Materiality of Gaming/Learning

Slashdot has got around to linking to OCZ’s Neural Impulse Actuator (NIA) a brain-computer interface. Reviews of the NIA have been floating around for a while. The review on hothardware.com is interesting because in the introduction the impact of the device is framed in terms of existing interface devices:

When we first heard of OCZ’s interesting “brain-computer” interface a couple of years ago, we couldn’t help but have visions of The Matrix. The very notion of controlling a computer with the mind conjures up images of exotic, fictional technologies from sci-fi movies. We were also slightly skeptical about the NIA’s ability to improve our gaming experience, even if it were to work as advertised. Don’t get us wrong, controlling the computer hands-free with our mind sure sounds neat, but we really like our mice, keyboards and gamepads. Perhaps we’re old fashioned but there is at least one member of the HotHardware team that thinks the keyboard and mouse are the only input devices you will ever need, well at least for the foreseeable future.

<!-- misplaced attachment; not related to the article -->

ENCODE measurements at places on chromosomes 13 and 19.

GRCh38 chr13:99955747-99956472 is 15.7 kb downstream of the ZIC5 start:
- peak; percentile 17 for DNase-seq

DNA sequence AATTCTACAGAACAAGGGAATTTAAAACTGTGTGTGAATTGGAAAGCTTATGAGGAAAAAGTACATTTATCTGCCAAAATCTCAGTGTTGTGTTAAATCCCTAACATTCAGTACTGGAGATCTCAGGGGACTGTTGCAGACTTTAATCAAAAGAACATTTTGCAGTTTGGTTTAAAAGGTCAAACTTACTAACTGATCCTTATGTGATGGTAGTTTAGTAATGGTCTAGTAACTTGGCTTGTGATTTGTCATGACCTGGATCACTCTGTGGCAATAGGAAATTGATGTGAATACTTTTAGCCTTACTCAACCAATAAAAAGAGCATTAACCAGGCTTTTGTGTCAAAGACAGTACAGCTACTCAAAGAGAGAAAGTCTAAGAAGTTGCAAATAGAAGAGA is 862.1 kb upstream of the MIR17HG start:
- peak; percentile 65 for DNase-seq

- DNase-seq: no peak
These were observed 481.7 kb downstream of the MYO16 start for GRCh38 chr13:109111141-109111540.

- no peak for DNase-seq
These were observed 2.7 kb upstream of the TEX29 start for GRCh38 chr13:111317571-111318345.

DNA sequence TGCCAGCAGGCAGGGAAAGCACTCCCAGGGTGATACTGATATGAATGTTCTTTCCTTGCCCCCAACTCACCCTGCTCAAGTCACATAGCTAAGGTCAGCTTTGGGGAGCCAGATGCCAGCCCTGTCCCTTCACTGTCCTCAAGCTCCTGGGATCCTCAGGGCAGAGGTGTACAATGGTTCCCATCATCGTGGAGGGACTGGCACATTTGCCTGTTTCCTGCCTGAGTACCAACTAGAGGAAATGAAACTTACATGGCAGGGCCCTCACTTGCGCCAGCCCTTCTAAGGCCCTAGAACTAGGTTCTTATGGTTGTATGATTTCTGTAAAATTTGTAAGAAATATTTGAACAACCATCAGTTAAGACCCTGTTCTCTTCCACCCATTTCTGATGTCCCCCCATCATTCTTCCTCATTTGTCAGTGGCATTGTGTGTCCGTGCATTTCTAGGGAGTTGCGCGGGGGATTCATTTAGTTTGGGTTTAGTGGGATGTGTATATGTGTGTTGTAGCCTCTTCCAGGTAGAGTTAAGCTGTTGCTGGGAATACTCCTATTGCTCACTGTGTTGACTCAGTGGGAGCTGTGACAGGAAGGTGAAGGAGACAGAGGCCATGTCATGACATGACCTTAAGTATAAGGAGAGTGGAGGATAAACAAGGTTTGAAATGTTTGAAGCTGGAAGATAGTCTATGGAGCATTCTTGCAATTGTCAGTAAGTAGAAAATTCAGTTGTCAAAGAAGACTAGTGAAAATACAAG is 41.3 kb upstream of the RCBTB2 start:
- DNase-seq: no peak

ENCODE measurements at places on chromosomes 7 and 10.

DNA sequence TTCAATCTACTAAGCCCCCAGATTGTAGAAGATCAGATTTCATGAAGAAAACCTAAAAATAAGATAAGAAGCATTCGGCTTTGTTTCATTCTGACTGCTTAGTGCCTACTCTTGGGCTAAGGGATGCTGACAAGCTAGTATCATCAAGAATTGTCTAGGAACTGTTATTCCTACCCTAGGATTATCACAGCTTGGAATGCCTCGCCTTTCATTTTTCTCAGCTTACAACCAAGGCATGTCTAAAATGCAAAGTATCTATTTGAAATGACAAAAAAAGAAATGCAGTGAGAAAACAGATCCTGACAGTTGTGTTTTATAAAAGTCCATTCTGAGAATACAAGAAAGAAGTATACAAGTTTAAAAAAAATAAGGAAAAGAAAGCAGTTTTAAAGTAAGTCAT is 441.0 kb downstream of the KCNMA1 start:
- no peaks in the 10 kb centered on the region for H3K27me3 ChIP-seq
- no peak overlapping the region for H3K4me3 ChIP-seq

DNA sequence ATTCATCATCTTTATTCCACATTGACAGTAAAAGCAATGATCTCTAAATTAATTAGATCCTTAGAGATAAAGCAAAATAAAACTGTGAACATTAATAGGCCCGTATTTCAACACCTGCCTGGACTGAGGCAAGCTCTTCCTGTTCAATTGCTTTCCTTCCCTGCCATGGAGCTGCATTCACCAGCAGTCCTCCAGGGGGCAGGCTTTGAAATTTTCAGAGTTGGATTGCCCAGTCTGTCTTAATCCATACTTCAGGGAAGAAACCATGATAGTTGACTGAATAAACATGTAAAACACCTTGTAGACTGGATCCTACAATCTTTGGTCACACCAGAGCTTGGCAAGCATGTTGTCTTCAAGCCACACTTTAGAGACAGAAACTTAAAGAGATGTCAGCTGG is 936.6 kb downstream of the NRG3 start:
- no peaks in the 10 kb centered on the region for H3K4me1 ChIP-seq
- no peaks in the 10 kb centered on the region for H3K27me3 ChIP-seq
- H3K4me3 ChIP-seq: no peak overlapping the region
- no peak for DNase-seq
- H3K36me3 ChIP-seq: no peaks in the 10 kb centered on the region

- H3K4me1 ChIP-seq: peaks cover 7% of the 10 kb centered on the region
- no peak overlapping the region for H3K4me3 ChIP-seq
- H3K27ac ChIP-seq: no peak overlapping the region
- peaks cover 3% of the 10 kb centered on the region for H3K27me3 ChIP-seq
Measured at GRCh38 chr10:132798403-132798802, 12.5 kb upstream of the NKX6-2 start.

I find this interesting because it indicates the emergence of a gamer habitus (albeit PC gaming). This section from the conclusion also reminds me of a section from Jennifer Daryl Slack’s essay on The Matrix and ‘becoming-adolescence’: